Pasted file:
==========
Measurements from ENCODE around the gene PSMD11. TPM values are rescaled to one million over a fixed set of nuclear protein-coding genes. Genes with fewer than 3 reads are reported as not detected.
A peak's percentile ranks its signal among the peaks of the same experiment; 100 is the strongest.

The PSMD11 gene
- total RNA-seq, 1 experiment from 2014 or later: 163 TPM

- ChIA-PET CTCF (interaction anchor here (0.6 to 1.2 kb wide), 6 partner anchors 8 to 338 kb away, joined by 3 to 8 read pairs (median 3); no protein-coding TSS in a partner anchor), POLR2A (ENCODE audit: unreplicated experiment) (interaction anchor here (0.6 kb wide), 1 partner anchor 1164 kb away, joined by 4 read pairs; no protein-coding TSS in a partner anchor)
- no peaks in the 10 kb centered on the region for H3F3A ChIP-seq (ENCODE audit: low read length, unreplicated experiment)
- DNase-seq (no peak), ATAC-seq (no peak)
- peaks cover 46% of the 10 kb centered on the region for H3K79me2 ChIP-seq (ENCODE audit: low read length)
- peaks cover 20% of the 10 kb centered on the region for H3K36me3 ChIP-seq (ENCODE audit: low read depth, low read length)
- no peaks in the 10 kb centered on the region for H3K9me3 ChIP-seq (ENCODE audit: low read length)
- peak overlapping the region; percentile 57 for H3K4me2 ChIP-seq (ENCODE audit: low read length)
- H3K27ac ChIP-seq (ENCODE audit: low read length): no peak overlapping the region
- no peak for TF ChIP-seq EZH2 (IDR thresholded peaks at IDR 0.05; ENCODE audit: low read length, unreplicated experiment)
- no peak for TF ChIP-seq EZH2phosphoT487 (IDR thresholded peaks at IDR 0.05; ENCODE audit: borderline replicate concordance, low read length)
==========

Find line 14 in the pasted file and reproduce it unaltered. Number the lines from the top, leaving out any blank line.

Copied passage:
- no peak for TF ChIP-seq EZH2phosphoT487 (IDR thresholded peaks at IDR 0.05; ENCODE audit: borderline replicate concordance, low read length)